• Doctors Without Borders/Médecins Sans Frontières (MSF) — ” . . .is a private, international association. The association is made up mainly of doctors and health sector workers and is also open to all other professions which might help in achieving its aims. All of its members agree to honor the following principles: MSF provides assistance to populations in distress, to victims of natural or man-made disasters, and to victims of armed conflict. They do so irrespective of race, religion, creed, or political convictions. MSF observes neutrality and impartiality in the name of universal medical ethics and the right to humanitarian assistance and claims full and unhindered freedom in the exercise of its functions.”



  • American Association of Retired People —  “AARP enhances the quality of life for all as we age. We champion positive social change and deliver value through advocacy, information, and service. Our Vision Statement: A society in which all people live with dignity and purpose, and fulfill their goals and dreams.”
  • Social Security Works –“The mission of Social Security Works is to 1) Protect and improve the economic security of disadvantaged and at-risk populations 2) Safeguard the economic security of those dependent, now or in the future, on Social Security 3) Maintain Social Security as a vehicle of social justice.”
  • National Committee To Preserve Social Security and Medicare — “The National Committee is one of the most effective and trustworthy sources for Social Security, Medicare and Medicaid advocacy. Since 1982, we have been working for generations of older Americans who want our nation’s health and income security programs secured for the future. Join us and learn more about how you can be a part of our intergenerational crusade.”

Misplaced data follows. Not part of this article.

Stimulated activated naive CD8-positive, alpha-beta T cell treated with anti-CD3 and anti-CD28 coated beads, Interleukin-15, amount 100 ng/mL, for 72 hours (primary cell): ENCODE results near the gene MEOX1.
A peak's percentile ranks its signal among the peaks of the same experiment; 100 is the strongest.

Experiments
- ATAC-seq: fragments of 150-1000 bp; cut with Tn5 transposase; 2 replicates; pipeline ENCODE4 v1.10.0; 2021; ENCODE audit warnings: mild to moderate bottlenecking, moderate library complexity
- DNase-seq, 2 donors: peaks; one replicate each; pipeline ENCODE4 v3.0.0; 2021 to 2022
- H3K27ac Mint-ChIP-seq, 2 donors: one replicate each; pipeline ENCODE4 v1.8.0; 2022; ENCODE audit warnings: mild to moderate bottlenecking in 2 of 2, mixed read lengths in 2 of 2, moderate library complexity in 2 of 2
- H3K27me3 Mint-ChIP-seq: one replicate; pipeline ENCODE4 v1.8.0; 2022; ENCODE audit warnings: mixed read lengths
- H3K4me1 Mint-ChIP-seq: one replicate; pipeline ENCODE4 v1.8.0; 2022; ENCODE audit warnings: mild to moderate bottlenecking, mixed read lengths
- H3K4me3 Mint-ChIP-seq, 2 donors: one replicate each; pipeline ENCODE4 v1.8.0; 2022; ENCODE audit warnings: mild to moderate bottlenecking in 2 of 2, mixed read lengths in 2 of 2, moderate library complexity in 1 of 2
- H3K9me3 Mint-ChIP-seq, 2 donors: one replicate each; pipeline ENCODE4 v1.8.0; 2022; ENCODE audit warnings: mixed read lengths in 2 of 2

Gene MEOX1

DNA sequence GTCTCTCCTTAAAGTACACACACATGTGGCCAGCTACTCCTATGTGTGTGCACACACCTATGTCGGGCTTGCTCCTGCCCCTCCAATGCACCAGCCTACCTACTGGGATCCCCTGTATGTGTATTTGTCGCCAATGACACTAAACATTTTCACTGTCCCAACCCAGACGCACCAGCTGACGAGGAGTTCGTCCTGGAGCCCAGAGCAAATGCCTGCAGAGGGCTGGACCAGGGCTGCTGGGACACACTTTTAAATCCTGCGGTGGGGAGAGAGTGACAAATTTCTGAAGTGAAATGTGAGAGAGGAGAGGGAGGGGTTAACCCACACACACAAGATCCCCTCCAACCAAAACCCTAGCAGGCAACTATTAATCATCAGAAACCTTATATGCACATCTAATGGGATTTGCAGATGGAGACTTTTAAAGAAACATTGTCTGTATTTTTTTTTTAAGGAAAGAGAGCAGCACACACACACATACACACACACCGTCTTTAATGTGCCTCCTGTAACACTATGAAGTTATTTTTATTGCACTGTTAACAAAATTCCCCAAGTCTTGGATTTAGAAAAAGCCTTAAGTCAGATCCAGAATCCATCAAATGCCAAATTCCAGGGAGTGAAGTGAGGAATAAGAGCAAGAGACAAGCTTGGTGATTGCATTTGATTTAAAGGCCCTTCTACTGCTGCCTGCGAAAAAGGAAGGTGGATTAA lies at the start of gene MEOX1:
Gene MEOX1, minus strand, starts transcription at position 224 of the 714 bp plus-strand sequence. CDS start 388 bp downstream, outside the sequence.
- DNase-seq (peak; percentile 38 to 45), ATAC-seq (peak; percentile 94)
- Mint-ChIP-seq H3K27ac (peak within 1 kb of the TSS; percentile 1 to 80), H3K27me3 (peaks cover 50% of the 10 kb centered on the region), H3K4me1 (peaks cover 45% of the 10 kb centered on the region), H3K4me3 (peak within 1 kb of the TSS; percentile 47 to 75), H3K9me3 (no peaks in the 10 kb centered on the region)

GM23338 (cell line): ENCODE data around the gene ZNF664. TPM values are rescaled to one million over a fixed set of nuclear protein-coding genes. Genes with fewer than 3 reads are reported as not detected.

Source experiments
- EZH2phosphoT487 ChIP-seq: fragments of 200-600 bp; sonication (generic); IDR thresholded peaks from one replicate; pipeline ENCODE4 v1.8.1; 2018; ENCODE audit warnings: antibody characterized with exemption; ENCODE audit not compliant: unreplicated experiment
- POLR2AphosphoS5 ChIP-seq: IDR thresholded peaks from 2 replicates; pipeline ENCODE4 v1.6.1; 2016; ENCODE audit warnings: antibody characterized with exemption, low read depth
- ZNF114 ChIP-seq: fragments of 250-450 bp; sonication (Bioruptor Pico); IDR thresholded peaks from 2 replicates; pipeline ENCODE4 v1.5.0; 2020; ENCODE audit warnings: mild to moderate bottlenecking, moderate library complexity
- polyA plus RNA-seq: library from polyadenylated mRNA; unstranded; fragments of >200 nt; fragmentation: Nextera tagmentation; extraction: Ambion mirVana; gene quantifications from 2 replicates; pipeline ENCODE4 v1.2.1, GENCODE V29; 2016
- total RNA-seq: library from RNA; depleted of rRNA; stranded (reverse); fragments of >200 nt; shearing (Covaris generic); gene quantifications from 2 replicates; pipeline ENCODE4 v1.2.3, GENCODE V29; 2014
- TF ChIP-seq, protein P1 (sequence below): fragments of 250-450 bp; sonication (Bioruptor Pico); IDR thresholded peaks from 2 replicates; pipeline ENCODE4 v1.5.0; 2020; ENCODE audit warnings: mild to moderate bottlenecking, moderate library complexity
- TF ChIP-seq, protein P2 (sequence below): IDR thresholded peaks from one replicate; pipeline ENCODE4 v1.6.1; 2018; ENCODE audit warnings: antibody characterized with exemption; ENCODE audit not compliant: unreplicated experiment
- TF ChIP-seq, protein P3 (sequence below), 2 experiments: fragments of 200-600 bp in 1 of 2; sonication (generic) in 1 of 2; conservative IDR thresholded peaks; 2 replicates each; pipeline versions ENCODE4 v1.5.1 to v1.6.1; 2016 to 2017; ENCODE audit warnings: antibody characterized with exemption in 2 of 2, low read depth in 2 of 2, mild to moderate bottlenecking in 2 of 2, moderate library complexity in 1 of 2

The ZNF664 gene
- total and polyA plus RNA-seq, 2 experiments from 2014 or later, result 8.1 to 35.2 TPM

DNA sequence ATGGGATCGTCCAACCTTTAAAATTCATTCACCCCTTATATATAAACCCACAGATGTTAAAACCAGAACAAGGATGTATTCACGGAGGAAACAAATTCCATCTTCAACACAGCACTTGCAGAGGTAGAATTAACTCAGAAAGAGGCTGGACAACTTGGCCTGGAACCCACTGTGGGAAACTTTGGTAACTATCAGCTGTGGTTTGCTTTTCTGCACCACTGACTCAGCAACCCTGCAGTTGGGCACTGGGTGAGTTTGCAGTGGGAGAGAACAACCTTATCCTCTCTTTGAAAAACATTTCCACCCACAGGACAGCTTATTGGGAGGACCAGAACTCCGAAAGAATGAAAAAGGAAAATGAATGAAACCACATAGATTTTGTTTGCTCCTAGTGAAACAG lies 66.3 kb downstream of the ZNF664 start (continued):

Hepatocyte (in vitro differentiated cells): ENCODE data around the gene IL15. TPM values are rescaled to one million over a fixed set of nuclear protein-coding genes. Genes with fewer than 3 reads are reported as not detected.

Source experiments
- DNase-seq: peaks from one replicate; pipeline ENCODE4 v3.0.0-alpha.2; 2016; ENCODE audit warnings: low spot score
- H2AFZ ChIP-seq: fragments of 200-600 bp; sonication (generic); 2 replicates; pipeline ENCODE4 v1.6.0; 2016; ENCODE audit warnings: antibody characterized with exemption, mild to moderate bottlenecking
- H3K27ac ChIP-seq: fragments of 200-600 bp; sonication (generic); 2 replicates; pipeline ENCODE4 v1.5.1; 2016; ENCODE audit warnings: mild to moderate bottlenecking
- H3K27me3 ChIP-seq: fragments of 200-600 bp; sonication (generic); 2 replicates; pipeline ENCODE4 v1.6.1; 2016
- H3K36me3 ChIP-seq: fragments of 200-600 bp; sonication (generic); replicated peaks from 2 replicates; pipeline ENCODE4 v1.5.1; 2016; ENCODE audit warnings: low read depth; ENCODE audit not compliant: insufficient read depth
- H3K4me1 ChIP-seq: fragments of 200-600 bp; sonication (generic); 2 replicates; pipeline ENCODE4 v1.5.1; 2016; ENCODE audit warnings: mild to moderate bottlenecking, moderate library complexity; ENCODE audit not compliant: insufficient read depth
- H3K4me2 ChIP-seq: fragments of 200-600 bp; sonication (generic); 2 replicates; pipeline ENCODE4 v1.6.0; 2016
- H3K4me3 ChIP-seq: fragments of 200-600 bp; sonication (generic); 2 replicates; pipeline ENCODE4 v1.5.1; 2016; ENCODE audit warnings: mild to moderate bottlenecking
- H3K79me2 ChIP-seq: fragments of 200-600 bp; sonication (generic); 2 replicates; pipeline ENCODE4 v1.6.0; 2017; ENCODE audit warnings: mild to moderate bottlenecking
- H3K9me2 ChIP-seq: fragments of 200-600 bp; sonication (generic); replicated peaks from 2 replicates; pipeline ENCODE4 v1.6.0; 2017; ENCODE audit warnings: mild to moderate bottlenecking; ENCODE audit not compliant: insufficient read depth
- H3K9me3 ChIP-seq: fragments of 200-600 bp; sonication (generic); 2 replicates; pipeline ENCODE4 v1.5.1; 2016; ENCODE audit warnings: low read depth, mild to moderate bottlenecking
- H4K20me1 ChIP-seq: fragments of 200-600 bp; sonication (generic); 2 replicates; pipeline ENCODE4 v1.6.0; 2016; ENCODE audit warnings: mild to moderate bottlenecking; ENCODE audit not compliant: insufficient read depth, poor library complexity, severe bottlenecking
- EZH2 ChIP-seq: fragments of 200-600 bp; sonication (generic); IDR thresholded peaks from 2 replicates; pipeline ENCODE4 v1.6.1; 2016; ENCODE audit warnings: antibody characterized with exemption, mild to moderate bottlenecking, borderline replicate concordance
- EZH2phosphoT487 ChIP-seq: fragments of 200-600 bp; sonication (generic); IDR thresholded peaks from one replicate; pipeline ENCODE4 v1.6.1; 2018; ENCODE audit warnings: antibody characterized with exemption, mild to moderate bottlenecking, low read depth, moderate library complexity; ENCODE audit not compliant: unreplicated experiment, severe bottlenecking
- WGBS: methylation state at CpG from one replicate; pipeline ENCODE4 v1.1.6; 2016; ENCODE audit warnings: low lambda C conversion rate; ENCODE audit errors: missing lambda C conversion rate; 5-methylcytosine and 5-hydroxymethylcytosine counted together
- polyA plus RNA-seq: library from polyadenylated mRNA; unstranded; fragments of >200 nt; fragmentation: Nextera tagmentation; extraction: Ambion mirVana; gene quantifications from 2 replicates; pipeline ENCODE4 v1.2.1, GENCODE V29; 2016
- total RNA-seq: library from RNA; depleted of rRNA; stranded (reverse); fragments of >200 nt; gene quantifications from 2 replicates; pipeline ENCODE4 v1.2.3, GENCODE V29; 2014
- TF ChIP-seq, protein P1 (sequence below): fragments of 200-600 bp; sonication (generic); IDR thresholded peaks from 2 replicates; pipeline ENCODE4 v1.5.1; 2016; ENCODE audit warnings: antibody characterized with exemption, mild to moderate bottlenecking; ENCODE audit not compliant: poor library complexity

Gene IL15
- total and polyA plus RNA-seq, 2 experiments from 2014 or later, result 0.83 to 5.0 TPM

• Planned Parenthood — “In October 2016, Planned Parenthood turned 100 years strong. Planned Parenthood was founded on the revolutionary idea that women should have the information and care they need to live strong, healthy lives and fulfill their dreams — no ceilings, no limits. Learn more about how 100 years of care, education, and activism have changed everything.”
  • NARAL  — “We are made up of pro-choice women and men across the United States. Together, we protect a woman’s right to choose.”
  • National Organization of Women — “As the grassroots arm of the women’s movement, the National Organization for Women is dedicated to its multi-issue and multi-strategy approach to women’s rights, and is the largest organization of feminist grassroots activists in the United States. NOW has hundreds of chapters and hundreds of thousands of members and activists in all 50 states and the District of Columbia. Since our founding in 1966, NOW’s purpose is to take action through intersectional grassroots activism to promote feminist ideals, lead societal change, eliminate discrimination, and achieve and protect the equal rights of all women and girls in all aspects of social, political, and economic life.”